A Trial of Tacrolimus/Methotrexate versus Post-Transplant Cyclophosphamide/Tacrolimus/Mycophenolate Mofetil (H-45408)
1703: The study is designed as a randomized, phase III, multicenter trial comparing two acute graft-versus-host disease (aGVHD) prophylaxis regimens: tacrolimus/methotrexate (Tac/MTX) versus post-transplant cyclophosphamide/tacrolimus/mycophenolate mofetil (PTCy/Tac/MMF) in the setting of reduced intensity conditioning (RIC) allogeneic peripheral blood stem cell (PBSC) transplantation.
Graft-versus-Host Disease (GVHD) is a complication that affects many hematopoietic stem cell transplant (HSCT) patients; it occurs when the new cells from a transplant attack the recipient's body. The current standard GVHD prophylaxis regimen for patients with hematologic malignancies undergoing HSCT involves a combination of immunosuppressive agents given for the first 6 months after transplant.
The standard strategy of Tacrolimus/Methotrexate will be used as a control arm in comparison to one other treatment plan utilizing Tacrolimus/Mycophenolate Mofetil/Post-Transplant Cyclophosphamide.
Study participants will receive an infusion of mobilized peripheral blood stem cell grafts on both arms. Study participants will be randomized to one of these two treatment arms.
1801: The goal of this protocol is to test the primary hypothesis that the engraftment stool microbiome diversity predicts one-year non-relapse mortality in patients undergoing reduced intensity allogeneic HCT.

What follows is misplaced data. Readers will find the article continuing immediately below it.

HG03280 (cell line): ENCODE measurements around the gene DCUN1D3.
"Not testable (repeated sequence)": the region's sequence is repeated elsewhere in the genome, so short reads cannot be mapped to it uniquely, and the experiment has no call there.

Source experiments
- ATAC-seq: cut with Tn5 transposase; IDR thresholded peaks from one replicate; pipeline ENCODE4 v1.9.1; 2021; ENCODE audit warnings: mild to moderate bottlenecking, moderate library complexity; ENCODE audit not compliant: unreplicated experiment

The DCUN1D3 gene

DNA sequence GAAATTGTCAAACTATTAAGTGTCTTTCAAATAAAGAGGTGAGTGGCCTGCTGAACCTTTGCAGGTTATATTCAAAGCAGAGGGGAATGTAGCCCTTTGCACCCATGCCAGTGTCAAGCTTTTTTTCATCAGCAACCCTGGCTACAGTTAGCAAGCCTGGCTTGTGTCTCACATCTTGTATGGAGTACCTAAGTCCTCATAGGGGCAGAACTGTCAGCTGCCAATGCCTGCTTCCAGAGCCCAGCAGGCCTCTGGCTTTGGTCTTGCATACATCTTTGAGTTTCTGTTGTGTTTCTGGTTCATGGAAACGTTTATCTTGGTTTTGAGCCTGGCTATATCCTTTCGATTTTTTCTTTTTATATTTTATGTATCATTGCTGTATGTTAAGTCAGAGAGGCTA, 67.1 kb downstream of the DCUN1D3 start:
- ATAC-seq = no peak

A relationship between the intestinal microbiota and graft-versus-host disease (GVHD) has long been appreciated but is still not well understood. Mice transplanted in germ-free conditions or treated with gut-decontaminating antibiotics developed less severe GVHD. Clinical studies initially suggested a benefit from near-total bacterial decontamination, but later showed no clear benefit and this approach was discontinued in the early 1990s. Partial gut decontamination continues to be practiced at many centers.
More recently, the advent of next-generation sequencing (NGS) has resulted in cheaper and easier characterization of complex microbial mixtures. This has led to a renewed interest in evaluating the relationship between the microbiota and human health and disease, including recipients of hematopoietic cell transplantation (HCT). Similarly, NGS has also contributed to significant advancements in the investigator's understanding of immune reconstitution in HCT patients and how this may impact clinical outcomes.
The goal of this protocol is to test the primary hypothesis that the engraftment stool microbiome diversity predicts one-year non-relapse mortality in patients undergoing reduced intensity allogeneic HCT.
AGE REQUIREMENTS: 18+ years
More information about this study can be found on clinicaltrials.gov.
NCT#/ClinicalTrials.gov ID: 03959241